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Flexible Imaging with Smart Cameras

Photonics Spectra
Oct 2003
Smart cameras integrate processing functions in a small footprint, making them suitable for a host of applications.

Anne L. Fischer

Smart cameras may be selling like hotcakes, but they’re really not revolutionary in terms of image processing and analysis — not yet, anyway, according to Pierantonio Boriero, product manager at Matrox Imaging in Dorval, Quebec, Canada. He contends that smart cameras are just a new vehicle for existing algorithm technologies. What they do offer, he says, is “a new package of delivery.” These devices integrate processing functions in a small footprint, making them the perfect imaging tool for a whole host of applications.

This group of articles written by industry experts covers applications from 2-D bar-code scanning systems to factory inspection to robot guidance. The lead article, written by Valerie Bolhouse of Ford Motor Co., precisely defines a smart camera. Called a sensor, a vision sensor and an intelligent camera, we offer this all-inclusive definition of a smart camera that goes beyond a simple label.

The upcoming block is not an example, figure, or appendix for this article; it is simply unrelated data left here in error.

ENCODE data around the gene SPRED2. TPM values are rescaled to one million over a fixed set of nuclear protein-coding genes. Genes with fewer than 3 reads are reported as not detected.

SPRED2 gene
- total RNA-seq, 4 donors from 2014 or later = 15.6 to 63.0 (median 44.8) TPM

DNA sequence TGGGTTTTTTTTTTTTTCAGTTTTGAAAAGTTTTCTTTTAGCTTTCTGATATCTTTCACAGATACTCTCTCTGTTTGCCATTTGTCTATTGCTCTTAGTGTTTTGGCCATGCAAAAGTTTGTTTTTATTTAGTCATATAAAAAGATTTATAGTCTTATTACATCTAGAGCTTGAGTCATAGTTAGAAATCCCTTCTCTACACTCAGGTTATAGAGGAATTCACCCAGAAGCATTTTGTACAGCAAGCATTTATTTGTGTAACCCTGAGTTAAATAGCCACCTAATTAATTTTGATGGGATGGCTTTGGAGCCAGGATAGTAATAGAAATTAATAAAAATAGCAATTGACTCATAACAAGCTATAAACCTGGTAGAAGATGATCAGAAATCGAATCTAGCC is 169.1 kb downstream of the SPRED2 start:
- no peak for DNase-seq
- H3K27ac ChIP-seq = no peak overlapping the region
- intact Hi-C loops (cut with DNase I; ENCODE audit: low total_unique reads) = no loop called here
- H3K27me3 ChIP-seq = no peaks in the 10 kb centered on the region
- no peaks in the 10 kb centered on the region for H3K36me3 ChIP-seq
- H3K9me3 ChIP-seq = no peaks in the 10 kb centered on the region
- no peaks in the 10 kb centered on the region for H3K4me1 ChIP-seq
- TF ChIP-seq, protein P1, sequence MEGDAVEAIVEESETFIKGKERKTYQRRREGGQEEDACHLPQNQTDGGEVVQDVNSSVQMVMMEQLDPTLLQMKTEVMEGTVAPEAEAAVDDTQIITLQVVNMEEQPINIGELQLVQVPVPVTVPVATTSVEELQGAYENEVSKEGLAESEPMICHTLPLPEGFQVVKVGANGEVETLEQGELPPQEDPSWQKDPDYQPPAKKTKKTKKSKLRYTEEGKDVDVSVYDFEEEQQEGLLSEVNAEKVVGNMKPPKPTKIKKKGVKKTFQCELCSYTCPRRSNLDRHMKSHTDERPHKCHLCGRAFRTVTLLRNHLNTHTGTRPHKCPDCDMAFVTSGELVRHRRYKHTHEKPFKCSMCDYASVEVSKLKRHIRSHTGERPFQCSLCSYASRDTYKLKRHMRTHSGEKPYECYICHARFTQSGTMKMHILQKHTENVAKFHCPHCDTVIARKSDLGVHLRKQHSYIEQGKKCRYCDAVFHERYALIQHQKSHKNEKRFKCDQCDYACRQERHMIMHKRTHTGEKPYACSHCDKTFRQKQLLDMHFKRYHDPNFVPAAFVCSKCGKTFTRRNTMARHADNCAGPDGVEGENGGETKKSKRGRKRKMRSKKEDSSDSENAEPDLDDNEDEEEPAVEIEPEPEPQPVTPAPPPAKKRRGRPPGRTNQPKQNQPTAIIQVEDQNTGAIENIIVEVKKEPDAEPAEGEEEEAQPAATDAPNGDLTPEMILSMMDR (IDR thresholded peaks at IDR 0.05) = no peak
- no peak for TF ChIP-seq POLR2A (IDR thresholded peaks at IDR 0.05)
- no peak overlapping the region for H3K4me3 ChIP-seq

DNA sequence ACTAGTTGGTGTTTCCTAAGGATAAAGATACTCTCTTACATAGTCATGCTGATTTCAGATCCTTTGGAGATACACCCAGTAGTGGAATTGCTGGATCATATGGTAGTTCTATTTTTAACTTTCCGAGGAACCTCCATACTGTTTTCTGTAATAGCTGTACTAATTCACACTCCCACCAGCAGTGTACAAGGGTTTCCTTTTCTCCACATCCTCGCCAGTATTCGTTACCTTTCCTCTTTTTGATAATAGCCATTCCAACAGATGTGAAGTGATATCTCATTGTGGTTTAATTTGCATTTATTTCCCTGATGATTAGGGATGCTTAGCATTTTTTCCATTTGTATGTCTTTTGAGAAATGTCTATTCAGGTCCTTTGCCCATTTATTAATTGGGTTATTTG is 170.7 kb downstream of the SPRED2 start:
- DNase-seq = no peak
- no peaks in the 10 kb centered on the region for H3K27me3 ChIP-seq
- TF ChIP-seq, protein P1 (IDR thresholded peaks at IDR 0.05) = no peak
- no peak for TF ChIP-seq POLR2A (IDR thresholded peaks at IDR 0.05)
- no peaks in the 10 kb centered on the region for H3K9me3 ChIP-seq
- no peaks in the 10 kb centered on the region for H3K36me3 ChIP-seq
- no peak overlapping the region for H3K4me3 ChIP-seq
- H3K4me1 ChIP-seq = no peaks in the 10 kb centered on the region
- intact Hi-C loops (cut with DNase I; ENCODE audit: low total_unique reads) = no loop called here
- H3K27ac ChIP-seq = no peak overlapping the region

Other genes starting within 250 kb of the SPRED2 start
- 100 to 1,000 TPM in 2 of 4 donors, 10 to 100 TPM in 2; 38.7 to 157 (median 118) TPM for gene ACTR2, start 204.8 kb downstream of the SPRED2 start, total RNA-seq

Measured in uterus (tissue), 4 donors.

Camera_illust_Cognex.jpg

Courtesy of Cognex.

As Bolhouse explains, smart cameras bundle the functions of a PC, a frame grabber and a camera. Many perform setup and calibration, while others may require initial hookup to a PC for programming. The cameras can be networked through a standard Ethernet interface, but there are a few drawbacks to linking many cameras on the shop floor, and this overview points out that there are times when smart cameras may lack the image processing tools that are available only through a PC-based vision system.

In the article on image processing, industry leaders examine emerging communications trends. Various processor schemes, improved connectivity and better hardware are paving the way for using smart cameras in advanced imaging applications. Understanding that these sensors are still limited by what can be put in such a small box, continued advances in neural network and pattern recognition technologies will likely continue to push them into new and more demanding applications.


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